- For even more information, the United States Department of State recently released a comprehensive, year-long 2012 report on International Religious Freedom. The online data can be customized toward research results filtered into specific nations, regions, and categories. Violations aren’t the only tracked data, and there is good news to be discovered in 15 nations improving their effort to advance religious freedom. Political, social, and anecdotal evidence is provided concerning attitudes and unprecedented legal amendments.
by Francis X. Rocca
from Catholic News Service
BEIRUT (CNS) — Pope Benedict XVI signed a major document calling on Catholics in the Middle East to engage in dialogue with Orthodox, Jewish and Muslim neighbors, but also to affirm and defend their right to live freely in the region where Christianity was born.
In a ceremony at the Melkite Catholic Basilica of St. Paul in Harissa Sept. 14, Pope Benedict signed the 90-page document of his reflections on the 2010 special Synod of Bishops, which was dedicated to Christians in the Middle East. He was to formally present the document Sept. 16 at an outdoor Mass in Beirut.
A section dedicated to interreligious dialogue encouraged Christians to “esteem” the region’s dominant religion, Islam, lamenting that “both sides have used doctrinal differences as a pretext for justifying, in the name of religion, acts of intolerance, discrimination, marginalization and even of persecution.”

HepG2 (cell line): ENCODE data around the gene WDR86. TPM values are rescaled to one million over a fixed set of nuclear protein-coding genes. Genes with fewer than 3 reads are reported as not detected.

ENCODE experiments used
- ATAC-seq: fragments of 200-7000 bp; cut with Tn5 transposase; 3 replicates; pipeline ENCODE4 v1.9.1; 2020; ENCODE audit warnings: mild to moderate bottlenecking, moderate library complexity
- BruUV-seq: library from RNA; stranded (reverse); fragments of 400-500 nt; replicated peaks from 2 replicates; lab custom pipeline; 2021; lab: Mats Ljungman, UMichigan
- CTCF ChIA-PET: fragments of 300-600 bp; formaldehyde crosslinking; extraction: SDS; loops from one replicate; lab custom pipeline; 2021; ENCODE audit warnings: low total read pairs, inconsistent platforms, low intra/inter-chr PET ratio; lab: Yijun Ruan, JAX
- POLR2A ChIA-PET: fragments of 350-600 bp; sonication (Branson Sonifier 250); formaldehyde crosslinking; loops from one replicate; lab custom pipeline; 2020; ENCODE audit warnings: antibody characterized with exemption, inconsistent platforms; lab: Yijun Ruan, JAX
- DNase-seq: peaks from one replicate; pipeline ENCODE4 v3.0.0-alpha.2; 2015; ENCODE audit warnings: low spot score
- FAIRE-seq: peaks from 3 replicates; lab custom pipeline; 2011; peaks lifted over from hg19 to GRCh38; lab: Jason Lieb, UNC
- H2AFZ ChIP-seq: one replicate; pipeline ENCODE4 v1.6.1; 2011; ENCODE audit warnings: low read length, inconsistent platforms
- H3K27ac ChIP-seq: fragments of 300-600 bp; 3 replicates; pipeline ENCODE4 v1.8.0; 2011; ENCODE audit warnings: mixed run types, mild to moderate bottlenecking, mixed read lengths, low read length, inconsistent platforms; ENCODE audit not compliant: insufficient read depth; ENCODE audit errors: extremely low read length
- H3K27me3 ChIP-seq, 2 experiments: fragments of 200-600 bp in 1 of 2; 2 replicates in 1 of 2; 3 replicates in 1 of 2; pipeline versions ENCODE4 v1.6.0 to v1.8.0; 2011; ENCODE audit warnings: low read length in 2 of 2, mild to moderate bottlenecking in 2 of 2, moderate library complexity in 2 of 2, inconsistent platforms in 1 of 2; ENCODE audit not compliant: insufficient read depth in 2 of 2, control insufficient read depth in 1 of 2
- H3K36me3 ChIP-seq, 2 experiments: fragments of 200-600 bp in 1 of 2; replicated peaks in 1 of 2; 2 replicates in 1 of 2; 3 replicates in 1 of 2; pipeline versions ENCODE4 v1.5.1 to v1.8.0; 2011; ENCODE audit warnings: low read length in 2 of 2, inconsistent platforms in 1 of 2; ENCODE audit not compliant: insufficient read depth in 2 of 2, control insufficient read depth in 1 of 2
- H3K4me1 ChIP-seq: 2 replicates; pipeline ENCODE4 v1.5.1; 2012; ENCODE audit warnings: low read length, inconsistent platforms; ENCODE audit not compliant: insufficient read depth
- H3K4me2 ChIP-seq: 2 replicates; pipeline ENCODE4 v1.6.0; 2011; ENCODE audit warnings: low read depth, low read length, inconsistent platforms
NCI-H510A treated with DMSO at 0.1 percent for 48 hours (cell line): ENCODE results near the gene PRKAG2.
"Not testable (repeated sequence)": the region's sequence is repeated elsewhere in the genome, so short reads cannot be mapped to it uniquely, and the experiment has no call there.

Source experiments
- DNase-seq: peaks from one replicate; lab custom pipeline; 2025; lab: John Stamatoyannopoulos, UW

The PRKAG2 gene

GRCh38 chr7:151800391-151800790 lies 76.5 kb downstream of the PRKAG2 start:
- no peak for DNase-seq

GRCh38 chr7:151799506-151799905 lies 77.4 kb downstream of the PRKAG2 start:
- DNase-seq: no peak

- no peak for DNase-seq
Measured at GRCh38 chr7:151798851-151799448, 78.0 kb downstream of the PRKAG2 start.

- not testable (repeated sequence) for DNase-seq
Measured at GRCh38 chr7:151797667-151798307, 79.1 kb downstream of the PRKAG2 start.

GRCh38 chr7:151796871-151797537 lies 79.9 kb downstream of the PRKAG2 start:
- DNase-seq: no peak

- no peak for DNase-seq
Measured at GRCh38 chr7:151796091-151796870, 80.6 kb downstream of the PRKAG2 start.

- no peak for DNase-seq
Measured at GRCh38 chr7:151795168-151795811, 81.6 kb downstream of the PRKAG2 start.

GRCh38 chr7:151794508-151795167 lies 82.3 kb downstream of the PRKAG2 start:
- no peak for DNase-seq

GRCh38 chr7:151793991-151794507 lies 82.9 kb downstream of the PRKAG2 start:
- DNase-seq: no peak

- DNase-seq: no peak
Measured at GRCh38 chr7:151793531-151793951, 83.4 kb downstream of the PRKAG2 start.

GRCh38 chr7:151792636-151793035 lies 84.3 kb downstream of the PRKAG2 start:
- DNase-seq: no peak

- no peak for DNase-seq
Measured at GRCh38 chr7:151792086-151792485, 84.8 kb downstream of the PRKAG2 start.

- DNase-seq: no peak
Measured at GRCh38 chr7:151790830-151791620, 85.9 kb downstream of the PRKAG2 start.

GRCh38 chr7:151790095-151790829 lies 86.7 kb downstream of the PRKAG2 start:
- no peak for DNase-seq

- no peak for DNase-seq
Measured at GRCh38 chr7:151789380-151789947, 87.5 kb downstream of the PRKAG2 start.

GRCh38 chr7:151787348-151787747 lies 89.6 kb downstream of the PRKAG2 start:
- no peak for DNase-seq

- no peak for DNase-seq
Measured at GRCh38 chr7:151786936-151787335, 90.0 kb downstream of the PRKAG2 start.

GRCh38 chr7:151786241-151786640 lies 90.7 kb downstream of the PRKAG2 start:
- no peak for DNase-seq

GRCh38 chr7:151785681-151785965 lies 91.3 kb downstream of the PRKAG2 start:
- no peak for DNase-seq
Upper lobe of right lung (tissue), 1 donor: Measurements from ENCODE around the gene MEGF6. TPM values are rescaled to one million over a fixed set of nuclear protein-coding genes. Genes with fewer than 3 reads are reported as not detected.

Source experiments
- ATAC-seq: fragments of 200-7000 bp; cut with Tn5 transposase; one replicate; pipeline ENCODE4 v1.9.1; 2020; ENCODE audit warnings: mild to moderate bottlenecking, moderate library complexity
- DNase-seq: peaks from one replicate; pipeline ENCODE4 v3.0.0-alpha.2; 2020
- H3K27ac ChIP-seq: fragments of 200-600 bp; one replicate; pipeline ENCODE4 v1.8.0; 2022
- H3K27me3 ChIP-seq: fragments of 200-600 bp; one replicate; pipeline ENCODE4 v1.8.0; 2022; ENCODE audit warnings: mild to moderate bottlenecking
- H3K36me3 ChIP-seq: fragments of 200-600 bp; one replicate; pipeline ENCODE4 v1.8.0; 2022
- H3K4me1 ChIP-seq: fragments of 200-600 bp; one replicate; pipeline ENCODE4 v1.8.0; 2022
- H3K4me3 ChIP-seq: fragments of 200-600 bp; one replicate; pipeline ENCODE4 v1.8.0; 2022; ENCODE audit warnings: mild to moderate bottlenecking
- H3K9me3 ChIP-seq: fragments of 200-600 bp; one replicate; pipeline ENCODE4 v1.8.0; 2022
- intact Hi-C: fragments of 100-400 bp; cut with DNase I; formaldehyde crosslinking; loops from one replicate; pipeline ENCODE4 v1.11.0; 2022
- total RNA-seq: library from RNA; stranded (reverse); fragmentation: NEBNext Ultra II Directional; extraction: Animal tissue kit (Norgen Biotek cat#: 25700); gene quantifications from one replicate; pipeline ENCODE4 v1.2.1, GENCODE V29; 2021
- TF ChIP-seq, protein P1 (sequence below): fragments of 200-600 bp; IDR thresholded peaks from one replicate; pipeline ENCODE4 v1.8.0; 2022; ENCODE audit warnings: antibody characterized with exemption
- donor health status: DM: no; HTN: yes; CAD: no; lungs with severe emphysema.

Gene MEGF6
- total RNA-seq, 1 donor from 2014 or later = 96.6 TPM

Yet in a reflection of the precarious position of Christians in most of the region today, where they frequently experience negative legal and social discrimination, the pope called for Arab societies to “move beyond tolerance to religious freedom.”
by Homa Khaleeli
from The Guardian
Amid the furore over the state of undress of one of the UK’s most successful female cyclists, the increasing aceptance of sportswear that allows Muslim women to compete has garnered little attention.
Earlier this month Fifa finally overturned its ban, brought in in 2007, on women playing football with their heads covered. The decision came too late for the Iranian football team. It had already prevented them from playing in their 2012 Olympic qualifying match last year and disappointed their female fans in the football-mad Islamic Republic, where women are not allowed to watch men’s matches and headscarves are mandatory for women. But the overturning of the ban was cheered by footballers around the world, some of whom, such as Australian Assmaah Helal, wear the hijab through choice.
London 2012 is the first Olympics where women will compete in all 26 sports on offer (although still in 30 fewer events in total), and Fifa is just one of several international bodies to relax clothing rules and so allow more Muslim women to compete in the Games. It’s impossible to know how many women will be competing with their head covered this year, but they include judo player Wodjan Ali Seraj Abdulrahim and Saudi Arabian runner Sarah Attar, as well as footballers.
by The Associated Press
from National Public Radio
A federal judge ordered a Tennessee county on Wednesday to move ahead with opening a Muslim congregation’s newly built mosque after a two-year fight from opponents.
The Islamic Center of Murfreesboro sued Rutherford County earlier in the day and asked District Judge Todd Campbell for an emergency order to let worshippers into the building before the holy month of Ramadan starts at sundown Thursday.
Federal prosecutors then stepped in with a similar lawsuit.
The future of the mosque had been in question since May, when a local judge overturned the county’s approval of the mosque construction. This month he ordered the county not to issue an occupancy permit for the 12,000-square-foot building.
Campbell ordered the county to move ahead on approving the mosque for use, although it wasn’t immediately clear if that could happen by Thursday. Final inspection of the building is required.